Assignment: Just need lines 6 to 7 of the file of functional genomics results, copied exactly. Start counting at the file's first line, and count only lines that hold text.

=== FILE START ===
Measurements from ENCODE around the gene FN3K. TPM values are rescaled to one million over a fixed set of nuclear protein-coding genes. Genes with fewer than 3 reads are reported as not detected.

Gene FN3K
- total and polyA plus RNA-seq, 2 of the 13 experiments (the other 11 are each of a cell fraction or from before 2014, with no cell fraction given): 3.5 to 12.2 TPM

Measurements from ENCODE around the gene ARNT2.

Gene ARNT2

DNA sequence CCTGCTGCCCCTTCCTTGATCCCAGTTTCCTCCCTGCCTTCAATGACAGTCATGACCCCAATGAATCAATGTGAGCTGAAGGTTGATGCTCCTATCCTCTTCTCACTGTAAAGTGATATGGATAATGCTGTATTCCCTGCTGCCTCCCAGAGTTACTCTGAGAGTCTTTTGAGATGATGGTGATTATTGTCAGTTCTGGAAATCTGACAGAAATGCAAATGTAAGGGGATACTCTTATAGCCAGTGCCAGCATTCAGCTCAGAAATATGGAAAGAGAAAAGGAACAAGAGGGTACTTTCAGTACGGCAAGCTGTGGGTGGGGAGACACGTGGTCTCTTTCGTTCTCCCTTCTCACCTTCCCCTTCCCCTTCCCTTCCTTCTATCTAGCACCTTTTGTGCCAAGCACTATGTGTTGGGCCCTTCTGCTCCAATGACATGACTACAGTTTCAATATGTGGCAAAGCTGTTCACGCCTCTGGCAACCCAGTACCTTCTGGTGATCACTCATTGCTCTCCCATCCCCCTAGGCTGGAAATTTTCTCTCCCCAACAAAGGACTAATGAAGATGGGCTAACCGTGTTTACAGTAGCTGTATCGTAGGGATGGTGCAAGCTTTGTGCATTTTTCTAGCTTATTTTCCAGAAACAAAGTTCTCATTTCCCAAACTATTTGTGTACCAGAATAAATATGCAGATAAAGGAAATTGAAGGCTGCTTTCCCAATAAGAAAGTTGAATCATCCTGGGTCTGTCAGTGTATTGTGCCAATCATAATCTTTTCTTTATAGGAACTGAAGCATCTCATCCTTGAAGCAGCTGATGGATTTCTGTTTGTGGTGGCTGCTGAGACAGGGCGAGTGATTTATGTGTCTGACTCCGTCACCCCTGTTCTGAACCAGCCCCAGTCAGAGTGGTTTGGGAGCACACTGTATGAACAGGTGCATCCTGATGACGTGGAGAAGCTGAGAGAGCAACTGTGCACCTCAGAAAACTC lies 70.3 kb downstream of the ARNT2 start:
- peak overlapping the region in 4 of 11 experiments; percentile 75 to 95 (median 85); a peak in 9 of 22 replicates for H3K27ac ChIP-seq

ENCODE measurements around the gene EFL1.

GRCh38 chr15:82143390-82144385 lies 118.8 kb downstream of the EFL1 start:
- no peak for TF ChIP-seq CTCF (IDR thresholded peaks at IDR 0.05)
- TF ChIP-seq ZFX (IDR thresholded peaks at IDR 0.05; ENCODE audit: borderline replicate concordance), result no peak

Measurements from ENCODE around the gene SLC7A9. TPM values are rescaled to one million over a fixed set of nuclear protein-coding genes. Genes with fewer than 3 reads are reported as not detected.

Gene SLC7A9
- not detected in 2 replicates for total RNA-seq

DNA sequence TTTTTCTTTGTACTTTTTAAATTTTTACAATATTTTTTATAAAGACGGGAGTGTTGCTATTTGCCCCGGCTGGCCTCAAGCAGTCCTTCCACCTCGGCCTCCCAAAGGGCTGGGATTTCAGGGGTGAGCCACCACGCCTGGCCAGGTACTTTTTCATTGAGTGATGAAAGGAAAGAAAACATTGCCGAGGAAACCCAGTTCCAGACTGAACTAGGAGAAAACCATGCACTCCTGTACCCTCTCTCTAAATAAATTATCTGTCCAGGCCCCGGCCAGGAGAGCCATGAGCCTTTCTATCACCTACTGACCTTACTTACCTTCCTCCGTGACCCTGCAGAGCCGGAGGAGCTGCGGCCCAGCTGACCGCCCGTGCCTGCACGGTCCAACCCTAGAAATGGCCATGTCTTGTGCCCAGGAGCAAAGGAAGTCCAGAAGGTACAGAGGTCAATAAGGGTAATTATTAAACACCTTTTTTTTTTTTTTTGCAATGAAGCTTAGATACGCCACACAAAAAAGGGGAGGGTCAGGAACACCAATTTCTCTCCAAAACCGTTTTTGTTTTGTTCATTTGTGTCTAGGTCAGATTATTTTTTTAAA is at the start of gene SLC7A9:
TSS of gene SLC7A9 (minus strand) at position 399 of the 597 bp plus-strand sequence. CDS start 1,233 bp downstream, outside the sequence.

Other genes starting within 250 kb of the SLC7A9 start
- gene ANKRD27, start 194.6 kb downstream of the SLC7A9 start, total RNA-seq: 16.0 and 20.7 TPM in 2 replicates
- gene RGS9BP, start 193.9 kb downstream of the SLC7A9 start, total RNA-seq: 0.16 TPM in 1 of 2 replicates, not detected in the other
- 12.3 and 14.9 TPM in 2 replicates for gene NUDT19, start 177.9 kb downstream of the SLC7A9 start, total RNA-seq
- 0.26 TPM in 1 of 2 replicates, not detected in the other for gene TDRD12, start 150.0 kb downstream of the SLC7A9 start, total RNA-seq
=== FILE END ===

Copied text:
DNA sequence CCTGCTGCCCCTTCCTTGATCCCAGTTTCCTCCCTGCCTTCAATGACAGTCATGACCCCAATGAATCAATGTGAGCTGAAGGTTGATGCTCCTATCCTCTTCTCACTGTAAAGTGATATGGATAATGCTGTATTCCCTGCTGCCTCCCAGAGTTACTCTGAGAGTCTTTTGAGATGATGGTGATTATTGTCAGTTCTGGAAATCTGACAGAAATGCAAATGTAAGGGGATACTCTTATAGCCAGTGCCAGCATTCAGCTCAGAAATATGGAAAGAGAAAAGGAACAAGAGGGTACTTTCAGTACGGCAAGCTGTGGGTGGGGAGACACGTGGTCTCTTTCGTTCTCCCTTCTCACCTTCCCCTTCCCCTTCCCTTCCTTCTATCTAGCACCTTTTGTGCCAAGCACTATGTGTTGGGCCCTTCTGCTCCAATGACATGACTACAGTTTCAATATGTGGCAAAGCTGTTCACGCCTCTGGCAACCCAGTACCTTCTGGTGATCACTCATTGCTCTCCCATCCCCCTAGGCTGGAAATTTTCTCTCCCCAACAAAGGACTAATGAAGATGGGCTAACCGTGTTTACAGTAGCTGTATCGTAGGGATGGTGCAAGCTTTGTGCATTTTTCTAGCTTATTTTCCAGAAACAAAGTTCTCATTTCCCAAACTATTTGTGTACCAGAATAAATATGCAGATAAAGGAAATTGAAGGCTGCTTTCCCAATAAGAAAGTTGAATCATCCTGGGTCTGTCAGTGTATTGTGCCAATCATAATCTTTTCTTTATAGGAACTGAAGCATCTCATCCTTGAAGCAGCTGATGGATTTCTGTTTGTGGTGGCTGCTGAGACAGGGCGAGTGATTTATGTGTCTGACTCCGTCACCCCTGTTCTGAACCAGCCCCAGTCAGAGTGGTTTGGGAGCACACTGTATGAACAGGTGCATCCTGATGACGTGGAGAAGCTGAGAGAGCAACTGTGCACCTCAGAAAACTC lies 70.3 kb downstream of the ARNT2 start:
- peak overlapping the region in 4 of 11 experiments; percentile 75 to 95 (median 85); a peak in 9 of 22 replicates for H3K27ac ChIP-seq